MARSHALL - Marshall Public Works is asking residents to get their vehicles off the streets after a late season snow storm brought city and county personnel out in force to deal with at least 12 inches of the heavy white stuff.
"We're asking for patience," said Public Works Director Glenn Olson. "We have a limited number of personnel, and they're all out there."
According to Olson, city employees working 12-hour shifts are being rotated through the street cleaning equipment round the clock. Since the snow fell after the April 1 deadline to declare a snow emergency, the city has declared a "weather emergency," but the effect is the same.
Photo by Steve Browne
Members and parents of the Marshall High School boys and girls track teams clear snow from the Marshall Middle School track before the meet on Tuesday. The temperature is expected to drop to 24 degrees, and the teams wanted to clear the snow before it freezes.
"We got everybody out working at four in the morning," said Marshall Streets Department Superintendent Dean Coudron. "We got a lot of snow, very heavy, with ice underneath."
Coudron said he expects his department to be clearing city streets for about a week.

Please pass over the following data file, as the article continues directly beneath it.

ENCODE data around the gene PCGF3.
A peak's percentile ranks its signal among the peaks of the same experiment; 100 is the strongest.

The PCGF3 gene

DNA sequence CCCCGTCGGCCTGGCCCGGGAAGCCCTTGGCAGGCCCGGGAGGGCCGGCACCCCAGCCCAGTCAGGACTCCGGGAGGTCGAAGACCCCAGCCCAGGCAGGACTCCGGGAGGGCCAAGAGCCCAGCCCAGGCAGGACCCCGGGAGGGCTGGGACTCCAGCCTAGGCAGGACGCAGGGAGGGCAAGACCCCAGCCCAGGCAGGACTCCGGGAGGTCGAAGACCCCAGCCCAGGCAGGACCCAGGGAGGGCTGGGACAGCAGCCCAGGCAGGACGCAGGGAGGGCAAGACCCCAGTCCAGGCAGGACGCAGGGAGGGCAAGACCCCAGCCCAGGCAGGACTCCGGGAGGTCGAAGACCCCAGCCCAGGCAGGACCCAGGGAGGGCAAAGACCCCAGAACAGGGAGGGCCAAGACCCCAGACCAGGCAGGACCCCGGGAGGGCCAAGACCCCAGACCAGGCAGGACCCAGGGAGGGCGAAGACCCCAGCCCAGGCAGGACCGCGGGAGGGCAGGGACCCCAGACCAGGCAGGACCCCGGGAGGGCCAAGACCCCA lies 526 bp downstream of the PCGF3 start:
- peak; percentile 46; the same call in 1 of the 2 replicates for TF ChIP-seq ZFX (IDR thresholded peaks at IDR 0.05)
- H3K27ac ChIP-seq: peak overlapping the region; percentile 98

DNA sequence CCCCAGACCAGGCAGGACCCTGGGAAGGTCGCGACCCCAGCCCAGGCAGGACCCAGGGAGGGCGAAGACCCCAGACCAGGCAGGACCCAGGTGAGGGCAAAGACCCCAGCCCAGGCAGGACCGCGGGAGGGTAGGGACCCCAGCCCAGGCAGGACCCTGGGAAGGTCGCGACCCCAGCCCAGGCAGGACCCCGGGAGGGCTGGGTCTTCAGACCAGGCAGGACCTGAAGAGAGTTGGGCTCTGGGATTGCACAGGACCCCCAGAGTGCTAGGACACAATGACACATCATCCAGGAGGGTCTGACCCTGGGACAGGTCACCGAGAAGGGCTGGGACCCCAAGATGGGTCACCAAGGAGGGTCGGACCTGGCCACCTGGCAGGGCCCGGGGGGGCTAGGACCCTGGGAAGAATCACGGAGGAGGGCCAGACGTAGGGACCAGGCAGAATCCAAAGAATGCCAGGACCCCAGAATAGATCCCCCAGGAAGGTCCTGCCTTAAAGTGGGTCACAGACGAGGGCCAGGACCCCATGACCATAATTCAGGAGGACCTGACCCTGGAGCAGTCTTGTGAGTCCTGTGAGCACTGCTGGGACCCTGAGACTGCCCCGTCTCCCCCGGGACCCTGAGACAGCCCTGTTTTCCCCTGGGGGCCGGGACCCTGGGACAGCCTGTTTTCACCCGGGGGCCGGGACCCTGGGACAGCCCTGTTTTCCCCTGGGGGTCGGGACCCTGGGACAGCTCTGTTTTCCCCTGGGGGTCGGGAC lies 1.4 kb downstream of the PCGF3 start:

"Overall I think we're doing OK," Coudron said. "It's definitely going to put a dent in the overtime budget though."
According to Coudron, there haven't been any problems other than working around cars stuck in the snow.
Olson asks Marshall residents to call the city offices at 537-6773 if their streets have not been plowed by 11 a.m. today.
"We apologize but we're using different personnel who might not know the routes," Olson said.
Outside the city limits, travel remains potentially hazardous.
"There's a lot of it, and it's not good," said Jim Thomasson, Lyon County Highway Department superintendent. "There's a lot of ice underneath the snow but I think it'll break up fast."
However, Thomasson said the blacktop roads should be clear by this morning and work started on the county's gravel roads.
"That's slow going because you can only use a road grader," Thomasson said. "It helps that the schools closed. We haven't had any emergencies."
Generally though, people have been avoiding travel, and businesses have closed or opened late, making the job of first responders easier.
"We've been dealing with some accidents, traffic-related issues and some medical emergencies, but for the most part, people have been staying home," said Lyon County Sheriff Mark Mather. "I have to applaud the public for staying put. It's helped our agency do its job."